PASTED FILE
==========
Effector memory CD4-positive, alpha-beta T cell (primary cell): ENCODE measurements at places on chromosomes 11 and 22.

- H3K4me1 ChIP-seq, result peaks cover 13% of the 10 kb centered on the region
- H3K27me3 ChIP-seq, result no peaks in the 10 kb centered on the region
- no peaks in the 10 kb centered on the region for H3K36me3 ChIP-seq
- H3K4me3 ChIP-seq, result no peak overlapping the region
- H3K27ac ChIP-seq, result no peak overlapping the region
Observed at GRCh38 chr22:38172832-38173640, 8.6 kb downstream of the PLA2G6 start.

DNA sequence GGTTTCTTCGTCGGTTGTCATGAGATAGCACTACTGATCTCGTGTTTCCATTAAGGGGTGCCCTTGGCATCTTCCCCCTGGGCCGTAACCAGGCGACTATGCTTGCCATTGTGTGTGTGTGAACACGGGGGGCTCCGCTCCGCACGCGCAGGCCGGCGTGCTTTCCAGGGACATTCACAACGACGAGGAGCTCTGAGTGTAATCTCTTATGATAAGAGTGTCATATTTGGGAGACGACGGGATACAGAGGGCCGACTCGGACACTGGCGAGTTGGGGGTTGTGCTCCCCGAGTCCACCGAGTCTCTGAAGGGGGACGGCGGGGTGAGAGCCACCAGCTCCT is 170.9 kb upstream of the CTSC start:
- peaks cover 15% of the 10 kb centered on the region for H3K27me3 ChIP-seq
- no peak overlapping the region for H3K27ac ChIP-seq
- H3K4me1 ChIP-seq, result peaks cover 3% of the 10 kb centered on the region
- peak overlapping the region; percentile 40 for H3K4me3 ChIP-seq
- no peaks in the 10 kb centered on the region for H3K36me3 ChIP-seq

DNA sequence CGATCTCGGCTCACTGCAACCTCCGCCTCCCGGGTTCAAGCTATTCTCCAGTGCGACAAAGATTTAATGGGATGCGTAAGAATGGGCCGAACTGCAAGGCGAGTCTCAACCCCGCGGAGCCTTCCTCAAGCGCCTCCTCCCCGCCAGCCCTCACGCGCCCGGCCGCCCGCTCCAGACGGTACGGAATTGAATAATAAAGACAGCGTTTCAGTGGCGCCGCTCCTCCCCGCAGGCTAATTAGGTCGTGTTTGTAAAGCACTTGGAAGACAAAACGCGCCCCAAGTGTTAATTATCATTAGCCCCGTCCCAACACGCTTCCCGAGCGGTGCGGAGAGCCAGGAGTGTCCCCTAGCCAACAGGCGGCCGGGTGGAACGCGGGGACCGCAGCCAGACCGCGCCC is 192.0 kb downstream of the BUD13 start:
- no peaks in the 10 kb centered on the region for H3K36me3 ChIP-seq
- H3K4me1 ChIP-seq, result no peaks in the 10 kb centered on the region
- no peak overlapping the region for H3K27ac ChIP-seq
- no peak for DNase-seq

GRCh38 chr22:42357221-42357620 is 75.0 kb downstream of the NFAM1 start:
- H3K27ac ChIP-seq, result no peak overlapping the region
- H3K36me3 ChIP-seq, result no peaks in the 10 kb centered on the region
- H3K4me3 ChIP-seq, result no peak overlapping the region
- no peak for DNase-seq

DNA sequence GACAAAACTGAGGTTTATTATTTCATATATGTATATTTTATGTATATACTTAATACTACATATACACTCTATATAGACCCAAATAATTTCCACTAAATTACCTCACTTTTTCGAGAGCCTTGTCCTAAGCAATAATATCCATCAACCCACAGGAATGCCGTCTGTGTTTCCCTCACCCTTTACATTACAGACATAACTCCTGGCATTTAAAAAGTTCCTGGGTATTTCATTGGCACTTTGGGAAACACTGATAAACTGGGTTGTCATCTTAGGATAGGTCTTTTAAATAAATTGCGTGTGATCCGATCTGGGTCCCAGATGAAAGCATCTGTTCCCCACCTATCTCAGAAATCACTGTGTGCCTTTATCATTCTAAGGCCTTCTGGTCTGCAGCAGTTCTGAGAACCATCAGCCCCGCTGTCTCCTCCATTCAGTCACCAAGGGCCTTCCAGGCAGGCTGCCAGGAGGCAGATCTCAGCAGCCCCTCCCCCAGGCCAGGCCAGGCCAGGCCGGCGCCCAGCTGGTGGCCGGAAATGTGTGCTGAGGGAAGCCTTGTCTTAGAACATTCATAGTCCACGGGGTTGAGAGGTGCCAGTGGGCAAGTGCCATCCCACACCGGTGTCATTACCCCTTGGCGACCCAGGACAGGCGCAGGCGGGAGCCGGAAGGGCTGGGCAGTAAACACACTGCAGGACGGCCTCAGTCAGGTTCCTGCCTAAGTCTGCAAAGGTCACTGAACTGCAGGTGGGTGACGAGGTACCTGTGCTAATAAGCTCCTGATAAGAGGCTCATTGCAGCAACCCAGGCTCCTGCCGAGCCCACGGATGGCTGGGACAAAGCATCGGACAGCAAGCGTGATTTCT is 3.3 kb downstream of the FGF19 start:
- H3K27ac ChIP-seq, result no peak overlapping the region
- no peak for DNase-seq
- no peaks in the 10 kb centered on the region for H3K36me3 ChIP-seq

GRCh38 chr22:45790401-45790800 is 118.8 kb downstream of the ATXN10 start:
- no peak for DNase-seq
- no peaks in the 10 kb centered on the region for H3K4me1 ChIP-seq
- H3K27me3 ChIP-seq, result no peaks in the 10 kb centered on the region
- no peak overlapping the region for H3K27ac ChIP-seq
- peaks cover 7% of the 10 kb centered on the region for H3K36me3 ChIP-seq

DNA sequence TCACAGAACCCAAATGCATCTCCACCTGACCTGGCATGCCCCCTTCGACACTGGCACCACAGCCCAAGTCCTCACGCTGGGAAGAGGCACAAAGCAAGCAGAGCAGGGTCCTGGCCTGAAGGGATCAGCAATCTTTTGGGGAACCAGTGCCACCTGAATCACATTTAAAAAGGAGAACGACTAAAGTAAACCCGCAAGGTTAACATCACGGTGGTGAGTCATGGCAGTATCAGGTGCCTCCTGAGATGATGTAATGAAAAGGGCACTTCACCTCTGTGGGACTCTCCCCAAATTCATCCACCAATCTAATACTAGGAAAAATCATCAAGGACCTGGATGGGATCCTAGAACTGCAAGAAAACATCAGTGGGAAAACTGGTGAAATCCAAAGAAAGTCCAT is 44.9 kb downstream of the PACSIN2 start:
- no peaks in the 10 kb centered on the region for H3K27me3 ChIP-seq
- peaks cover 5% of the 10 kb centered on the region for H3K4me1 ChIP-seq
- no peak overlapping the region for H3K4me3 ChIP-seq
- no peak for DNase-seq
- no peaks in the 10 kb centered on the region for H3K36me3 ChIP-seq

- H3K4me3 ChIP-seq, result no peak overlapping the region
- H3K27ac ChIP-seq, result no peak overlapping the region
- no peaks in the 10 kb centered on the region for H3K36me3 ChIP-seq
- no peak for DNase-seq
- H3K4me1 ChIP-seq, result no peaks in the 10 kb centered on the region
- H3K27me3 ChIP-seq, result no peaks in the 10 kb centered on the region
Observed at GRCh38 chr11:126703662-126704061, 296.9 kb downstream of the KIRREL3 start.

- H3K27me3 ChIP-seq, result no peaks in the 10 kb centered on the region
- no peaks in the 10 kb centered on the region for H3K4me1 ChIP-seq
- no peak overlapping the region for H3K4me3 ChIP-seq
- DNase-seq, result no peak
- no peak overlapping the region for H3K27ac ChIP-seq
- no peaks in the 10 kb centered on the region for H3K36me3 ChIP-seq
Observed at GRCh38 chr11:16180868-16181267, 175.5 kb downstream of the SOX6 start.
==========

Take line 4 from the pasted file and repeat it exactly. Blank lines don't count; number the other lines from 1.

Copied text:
- no peaks in the 10 kb centered on the region for H3K36me3 ChIP-seq